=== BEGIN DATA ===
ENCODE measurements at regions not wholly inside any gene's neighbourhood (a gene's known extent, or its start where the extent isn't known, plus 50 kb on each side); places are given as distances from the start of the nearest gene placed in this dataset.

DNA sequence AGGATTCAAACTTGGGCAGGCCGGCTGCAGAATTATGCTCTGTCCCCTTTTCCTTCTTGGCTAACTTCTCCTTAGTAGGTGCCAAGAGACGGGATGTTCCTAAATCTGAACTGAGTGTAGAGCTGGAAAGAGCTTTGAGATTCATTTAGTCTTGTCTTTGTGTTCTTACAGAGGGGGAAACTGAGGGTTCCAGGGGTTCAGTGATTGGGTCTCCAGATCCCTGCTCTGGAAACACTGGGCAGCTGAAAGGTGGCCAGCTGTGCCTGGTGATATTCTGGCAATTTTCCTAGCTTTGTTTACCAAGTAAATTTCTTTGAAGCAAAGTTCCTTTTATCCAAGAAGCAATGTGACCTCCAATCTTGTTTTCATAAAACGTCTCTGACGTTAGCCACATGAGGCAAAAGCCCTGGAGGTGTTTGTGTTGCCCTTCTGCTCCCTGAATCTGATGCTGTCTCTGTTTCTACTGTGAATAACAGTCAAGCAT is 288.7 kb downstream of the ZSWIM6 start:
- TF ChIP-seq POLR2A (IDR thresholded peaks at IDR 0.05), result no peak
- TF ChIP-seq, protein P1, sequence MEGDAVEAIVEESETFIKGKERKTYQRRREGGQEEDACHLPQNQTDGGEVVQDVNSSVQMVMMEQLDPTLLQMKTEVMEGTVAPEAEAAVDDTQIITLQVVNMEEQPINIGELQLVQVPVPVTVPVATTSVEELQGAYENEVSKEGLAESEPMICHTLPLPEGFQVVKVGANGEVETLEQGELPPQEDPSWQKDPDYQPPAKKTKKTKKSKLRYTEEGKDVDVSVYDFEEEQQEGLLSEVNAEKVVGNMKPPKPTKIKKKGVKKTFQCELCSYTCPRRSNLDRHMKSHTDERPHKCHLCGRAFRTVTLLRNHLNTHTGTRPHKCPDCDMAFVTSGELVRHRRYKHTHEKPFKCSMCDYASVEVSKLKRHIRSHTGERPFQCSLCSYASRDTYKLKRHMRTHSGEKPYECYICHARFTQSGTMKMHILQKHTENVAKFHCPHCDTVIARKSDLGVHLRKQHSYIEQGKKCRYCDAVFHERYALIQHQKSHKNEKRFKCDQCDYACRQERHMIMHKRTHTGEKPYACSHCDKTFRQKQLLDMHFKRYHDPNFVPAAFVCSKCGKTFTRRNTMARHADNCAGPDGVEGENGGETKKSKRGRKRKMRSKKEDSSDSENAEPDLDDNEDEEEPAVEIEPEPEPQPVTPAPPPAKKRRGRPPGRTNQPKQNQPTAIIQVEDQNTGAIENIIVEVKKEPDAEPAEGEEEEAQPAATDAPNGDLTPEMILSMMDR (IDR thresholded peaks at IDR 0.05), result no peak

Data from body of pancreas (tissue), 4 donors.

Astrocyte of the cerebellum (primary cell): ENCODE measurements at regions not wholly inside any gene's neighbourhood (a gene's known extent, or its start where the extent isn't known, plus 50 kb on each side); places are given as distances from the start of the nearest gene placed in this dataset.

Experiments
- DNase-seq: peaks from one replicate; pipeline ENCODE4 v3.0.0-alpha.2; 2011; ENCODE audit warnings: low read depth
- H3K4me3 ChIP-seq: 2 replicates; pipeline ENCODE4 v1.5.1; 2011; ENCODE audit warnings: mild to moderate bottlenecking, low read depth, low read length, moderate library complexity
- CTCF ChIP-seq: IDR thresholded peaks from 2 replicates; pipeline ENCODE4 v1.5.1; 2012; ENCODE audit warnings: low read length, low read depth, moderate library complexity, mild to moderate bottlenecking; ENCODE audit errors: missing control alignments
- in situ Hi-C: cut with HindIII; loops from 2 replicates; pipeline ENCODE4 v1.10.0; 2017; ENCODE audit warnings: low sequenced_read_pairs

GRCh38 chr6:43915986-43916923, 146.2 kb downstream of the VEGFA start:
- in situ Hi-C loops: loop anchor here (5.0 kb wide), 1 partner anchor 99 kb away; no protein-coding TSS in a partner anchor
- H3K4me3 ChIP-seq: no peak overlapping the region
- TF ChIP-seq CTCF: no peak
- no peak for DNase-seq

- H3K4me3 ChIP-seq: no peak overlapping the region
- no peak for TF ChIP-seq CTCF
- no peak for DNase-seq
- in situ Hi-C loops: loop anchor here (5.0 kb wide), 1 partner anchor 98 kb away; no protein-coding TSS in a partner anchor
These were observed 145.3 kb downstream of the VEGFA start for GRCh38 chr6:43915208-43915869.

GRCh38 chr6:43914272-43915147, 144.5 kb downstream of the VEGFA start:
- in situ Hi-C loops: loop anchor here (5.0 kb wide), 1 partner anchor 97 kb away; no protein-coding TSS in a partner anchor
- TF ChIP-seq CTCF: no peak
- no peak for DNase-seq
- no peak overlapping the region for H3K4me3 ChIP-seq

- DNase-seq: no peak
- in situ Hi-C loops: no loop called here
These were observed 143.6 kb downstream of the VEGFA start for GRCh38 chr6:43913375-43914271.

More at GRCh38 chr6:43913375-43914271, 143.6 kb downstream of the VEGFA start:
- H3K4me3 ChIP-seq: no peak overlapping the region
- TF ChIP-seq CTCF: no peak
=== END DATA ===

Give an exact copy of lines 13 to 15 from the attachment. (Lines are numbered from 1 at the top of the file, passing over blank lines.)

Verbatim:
- in situ Hi-C loops: loop anchor here (5.0 kb wide), 1 partner anchor 99 kb away; no protein-coding TSS in a partner anchor
- H3K4me3 ChIP-seq: no peak overlapping the region
- TF ChIP-seq CTCF: no peak